They Walked In Line

Burnley v Manchester United - Premier League - Turf Moor

United at Turf Moor and Job Done.

The Manchester United performance against Burnley on Sunday was just what the doctor ordered. In a season with so many soap opera worthy distractions off the pitch the performance was necessary. With the eyes of the anyone but United world glaring from behind their net curtains to watch us fail, crumble and collapse; United came away with chances taken, defence in tact, solid performances all over the pitch and three points. That’s not to say there wasn’t the odd head in hands moment, and yes, it was against Burnley but United can only beat the team in front of them. In a very welcome sense it was job done.


For the most part United looked comfortable throughout the match at Turf Moor, Victor Lindelof was back from the dead after his crucifixion in previous games, Chris Smalling partnered him in defence and at some points in the first half Marouane Fellaini dropped back in what became a back three. Luke Shaw continued his excellent start to the season, he was positive with his forward play once again and Jesse Lingard looked interested too; he could have scored with a cheeky flick of his boot from a Valencia cross but he was denied. The opening goal eventually came from the most gorgeous Alexis Sanchez cross, it hung in the air and was begging to be headed into Joe Hart’s net, Romelu Lukaku duly obliged and turned to salute his team-mate for the assist.

United soon went in search of their second goal, Lukaku could have had it when he benefited from the counter to a Burnley attack. A square pass was cut out by Luke Shaw who found the striker, breaking forward with Sanchez left and Lingard right, Lukaku went left before receiving the ball back and seeing his shot saved by Joe Hart.

Lukaku was not to be denied for long though and he took his second goal of the afternoon just before half time. After a nice give and go involving Luke Shaw and Alexis Sanchez, Shaw made a forward run before Sanchez back heeled the ball back, Shaw found Lukaku who held the ball up and laid it off to Lingard before backing into space, Lingard’s resulting shot was blocked by Ashley Westwood and it came down invitingly for Lukaku, striking the ball home; Joe Hart was helpless and United went into half time two goals up with very little threat from Burnley.

Marcus Rashford had a day to forget. He came off the bench to replace Sanchez and tried to make a positive impact, he and can be happy with the cross to the far post to set up Chris Smalling’s header – the defender couldn’t make it count. He was also at the centre of the penalty decision too; Valencia’s long ball down field was headed on by Lukaku to Lingard before his return pass enabled Lukaku’s cross into the box. The ball evaded Lingard’s bycle kick but found Rashford who was brought down by Lennon. Paul Pogba missed the resulting penalty.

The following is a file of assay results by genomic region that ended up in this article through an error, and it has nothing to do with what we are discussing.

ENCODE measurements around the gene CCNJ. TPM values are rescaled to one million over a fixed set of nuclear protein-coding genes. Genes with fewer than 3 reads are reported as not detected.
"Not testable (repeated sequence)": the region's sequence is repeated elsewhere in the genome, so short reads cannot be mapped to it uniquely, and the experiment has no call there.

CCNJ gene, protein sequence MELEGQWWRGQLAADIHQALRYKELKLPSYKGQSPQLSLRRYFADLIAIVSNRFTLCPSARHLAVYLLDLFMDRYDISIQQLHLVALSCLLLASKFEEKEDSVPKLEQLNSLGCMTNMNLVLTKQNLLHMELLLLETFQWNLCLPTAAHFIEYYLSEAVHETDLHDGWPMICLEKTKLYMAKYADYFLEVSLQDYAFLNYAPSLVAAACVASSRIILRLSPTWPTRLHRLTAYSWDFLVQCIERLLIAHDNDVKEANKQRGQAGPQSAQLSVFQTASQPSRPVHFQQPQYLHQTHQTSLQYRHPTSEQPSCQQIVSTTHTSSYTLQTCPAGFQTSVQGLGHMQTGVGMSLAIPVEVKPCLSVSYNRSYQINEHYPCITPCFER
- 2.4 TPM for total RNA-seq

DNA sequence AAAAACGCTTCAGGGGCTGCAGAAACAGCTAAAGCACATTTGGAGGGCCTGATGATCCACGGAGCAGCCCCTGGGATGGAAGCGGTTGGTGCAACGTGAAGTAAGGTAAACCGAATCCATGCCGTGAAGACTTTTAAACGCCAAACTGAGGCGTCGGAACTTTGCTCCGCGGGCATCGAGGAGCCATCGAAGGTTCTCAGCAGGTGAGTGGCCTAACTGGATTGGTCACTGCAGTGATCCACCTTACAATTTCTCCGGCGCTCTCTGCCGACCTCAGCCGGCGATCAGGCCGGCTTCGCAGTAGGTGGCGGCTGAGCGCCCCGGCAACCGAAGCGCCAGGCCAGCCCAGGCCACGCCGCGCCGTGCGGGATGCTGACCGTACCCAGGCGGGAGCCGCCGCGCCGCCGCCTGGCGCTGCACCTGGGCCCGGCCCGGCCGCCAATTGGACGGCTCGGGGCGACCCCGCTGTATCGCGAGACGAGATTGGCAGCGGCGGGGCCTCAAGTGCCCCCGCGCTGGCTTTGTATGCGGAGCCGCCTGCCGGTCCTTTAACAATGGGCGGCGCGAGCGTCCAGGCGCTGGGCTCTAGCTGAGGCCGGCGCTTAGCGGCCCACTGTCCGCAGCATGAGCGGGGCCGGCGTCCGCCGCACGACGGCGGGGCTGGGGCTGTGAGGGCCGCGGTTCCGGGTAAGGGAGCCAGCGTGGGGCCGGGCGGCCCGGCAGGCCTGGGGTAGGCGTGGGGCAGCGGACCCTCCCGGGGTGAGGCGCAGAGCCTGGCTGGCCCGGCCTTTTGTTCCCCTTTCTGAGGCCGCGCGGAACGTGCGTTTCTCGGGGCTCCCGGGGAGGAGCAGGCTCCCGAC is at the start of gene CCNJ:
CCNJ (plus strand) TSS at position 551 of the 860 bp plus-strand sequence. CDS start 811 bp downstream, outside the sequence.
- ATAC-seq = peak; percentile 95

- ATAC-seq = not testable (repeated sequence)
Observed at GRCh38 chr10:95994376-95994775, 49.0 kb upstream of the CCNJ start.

Rashford’s afternoon came to an early end when he was given a red card for headbutting former United player, Phil Bardsley, who had returned to the Burnley starting line up for this game. Marcus Rashford looked to take the ball down the wing with Bardsley for company, the defender did his job and the ball went out of play but once it had Bardsley kicked out at Rashford who then put his head up close and personal with the defender. The referee had no other option once ‘headbutt’ contact was made, and Marcus will learn to count to ten in such circumstances in the future, it was all a bit unnecessary. Rashford apologised to the United fans after the game, United will be without him for three games once the Premier League returns.

Burnley were arguably lucky to finish with eleven men themselves, after Lukaku held off the attentions of Ben Mee, the Burnley defender seemed to fall conveniently with his arm across the ball knocking it out of the striker’s path though no hand ball was given.

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Mourinho’s Red and White army!

Jose Mourinho once again thought United had done “so so well” (he likes so so at the moment, it seems to be his go to phrase). The manager talked about how the match reminded him of the Spurs game, “but today we score!”. “Everybody had the correct approach” he said, before praising once again the United faithful, saying that the “performance and happiness is Old Trafford’s responsibility” – feeling that the positivity and unity given to the team during the Spurs defeat was carried into the Burnley game.
Support for the team and the manager should have never really in doubt amongst the majority of United’s fans but Jose continues to say and do the right things and only looks to strengthen his relationship with the red and white army. Some reading this now will see it as a move of fan manipulation by a man unsecure in the hot seat, but it is continuing and strengthening a United voice at a time one is absolutely needed. The fans are with Jose. The fans will be with with the team, everything else secondary.